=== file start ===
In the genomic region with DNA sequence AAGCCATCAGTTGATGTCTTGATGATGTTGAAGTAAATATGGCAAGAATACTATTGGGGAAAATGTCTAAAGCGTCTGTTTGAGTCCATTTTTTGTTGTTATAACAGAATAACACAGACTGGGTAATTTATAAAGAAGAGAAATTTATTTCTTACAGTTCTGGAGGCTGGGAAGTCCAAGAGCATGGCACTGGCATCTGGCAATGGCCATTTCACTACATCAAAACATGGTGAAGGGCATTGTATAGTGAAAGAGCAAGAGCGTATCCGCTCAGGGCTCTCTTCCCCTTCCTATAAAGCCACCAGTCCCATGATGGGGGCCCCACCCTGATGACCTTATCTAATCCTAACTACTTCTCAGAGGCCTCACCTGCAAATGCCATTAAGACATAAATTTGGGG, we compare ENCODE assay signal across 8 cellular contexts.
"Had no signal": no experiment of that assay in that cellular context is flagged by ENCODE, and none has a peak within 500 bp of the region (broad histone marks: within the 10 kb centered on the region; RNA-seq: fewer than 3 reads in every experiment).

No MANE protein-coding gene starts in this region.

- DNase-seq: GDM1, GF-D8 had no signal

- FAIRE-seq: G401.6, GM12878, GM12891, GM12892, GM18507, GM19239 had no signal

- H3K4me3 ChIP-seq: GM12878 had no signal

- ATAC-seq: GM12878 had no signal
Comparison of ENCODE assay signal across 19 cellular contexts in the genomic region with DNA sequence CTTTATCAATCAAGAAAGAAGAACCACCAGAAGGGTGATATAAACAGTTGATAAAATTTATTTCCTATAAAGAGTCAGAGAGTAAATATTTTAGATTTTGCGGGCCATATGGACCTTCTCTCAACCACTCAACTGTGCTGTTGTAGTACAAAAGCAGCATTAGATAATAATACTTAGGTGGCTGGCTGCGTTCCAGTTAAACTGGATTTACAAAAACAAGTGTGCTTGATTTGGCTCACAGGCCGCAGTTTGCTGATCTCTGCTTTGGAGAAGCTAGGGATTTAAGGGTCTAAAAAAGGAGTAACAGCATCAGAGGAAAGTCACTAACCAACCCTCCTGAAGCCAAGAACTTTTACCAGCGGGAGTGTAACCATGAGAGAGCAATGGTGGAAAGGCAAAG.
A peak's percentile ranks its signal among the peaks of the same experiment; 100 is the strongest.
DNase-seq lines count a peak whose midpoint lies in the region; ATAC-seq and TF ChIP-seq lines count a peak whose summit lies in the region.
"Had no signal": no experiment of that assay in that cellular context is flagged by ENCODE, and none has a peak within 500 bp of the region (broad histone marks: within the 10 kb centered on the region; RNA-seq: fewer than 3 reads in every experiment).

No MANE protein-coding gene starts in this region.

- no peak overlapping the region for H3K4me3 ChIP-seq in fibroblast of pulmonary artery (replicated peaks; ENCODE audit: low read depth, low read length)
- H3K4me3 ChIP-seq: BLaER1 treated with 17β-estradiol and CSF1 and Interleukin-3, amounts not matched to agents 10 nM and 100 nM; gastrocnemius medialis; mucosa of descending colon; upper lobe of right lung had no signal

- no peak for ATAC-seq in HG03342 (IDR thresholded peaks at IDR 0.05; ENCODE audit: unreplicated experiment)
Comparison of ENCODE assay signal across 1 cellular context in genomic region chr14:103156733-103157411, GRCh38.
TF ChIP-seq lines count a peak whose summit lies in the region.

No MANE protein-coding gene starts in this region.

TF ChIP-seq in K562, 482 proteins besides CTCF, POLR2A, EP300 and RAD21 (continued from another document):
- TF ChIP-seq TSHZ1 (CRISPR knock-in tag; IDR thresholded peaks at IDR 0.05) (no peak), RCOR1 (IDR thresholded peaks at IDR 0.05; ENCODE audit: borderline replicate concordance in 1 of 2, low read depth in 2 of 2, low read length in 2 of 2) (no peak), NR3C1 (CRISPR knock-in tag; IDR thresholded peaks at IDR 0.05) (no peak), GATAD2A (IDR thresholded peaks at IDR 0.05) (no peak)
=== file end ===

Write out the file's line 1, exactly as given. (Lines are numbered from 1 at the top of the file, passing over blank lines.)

In the genomic region with DNA sequence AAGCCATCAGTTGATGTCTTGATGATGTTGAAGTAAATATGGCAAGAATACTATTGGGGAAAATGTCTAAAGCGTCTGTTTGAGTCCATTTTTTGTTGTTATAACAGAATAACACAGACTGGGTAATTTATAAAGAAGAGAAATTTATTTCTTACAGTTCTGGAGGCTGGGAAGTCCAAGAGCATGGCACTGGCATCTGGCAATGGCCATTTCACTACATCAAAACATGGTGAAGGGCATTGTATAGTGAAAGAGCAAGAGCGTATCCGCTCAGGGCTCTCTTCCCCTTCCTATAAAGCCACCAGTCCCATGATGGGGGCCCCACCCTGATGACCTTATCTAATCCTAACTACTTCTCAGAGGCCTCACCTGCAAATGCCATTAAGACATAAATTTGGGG, we compare ENCODE assay signal across 8 cellular contexts.